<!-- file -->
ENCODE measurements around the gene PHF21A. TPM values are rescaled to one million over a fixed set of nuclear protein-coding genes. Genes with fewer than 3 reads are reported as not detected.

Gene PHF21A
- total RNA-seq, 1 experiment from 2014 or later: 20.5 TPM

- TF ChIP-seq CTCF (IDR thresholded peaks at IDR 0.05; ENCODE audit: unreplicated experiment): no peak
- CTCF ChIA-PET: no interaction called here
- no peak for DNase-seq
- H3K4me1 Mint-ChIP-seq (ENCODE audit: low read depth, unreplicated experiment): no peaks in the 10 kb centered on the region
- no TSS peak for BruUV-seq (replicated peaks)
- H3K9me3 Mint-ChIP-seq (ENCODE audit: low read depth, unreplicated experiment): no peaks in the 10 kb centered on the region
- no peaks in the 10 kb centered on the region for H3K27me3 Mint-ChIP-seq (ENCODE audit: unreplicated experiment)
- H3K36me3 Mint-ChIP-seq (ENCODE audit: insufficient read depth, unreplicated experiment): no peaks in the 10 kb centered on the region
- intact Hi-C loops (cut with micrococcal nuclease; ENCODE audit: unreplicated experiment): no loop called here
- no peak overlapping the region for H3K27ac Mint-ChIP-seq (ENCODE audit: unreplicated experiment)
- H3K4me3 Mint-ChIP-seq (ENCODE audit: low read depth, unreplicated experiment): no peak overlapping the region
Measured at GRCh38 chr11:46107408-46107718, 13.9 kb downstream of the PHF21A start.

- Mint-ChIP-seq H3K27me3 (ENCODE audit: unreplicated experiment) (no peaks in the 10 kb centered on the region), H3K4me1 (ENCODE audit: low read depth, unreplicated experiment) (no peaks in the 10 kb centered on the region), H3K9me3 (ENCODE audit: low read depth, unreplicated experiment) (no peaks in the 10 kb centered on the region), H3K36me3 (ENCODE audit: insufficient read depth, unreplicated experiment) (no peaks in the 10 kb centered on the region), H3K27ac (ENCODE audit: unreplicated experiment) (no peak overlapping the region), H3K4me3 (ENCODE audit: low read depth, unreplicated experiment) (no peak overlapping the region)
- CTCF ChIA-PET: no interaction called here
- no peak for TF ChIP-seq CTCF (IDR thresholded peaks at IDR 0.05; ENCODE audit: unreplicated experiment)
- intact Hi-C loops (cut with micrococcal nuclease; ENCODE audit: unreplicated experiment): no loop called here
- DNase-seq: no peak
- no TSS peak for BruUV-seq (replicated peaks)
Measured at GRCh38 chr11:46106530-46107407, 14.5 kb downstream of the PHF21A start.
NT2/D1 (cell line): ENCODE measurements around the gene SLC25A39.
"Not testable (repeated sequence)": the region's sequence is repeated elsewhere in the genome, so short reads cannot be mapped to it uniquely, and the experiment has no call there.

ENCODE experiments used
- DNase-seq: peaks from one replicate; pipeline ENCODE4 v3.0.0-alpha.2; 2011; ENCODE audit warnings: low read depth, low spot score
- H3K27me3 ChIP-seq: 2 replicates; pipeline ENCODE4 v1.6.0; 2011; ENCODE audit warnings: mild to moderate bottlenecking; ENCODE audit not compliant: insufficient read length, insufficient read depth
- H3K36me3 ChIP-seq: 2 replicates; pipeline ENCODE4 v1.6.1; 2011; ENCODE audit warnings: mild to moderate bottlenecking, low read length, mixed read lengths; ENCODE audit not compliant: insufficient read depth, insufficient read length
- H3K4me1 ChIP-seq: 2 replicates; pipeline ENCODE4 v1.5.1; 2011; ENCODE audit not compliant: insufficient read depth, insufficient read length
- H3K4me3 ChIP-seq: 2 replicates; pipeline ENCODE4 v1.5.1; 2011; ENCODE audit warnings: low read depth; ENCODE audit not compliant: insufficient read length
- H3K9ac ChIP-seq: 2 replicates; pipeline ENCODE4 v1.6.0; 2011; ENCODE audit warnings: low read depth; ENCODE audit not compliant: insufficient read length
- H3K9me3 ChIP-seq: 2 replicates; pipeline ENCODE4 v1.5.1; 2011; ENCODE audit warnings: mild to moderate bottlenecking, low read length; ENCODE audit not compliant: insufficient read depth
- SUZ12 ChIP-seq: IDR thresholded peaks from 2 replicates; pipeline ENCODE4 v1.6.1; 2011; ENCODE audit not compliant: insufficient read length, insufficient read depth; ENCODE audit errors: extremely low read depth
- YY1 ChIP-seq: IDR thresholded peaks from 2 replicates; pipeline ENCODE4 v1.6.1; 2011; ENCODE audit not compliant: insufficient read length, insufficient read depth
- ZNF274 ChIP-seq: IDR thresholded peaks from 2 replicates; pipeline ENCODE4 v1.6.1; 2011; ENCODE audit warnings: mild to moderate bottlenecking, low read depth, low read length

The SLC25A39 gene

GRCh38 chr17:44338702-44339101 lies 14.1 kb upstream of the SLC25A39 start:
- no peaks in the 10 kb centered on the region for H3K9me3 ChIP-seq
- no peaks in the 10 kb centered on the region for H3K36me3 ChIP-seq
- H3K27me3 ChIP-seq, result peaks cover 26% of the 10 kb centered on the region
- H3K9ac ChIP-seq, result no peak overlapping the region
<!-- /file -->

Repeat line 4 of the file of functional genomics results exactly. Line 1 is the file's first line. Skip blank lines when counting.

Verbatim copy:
- TF ChIP-seq CTCF (IDR thresholded peaks at IDR 0.05; ENCODE audit: unreplicated experiment): no peak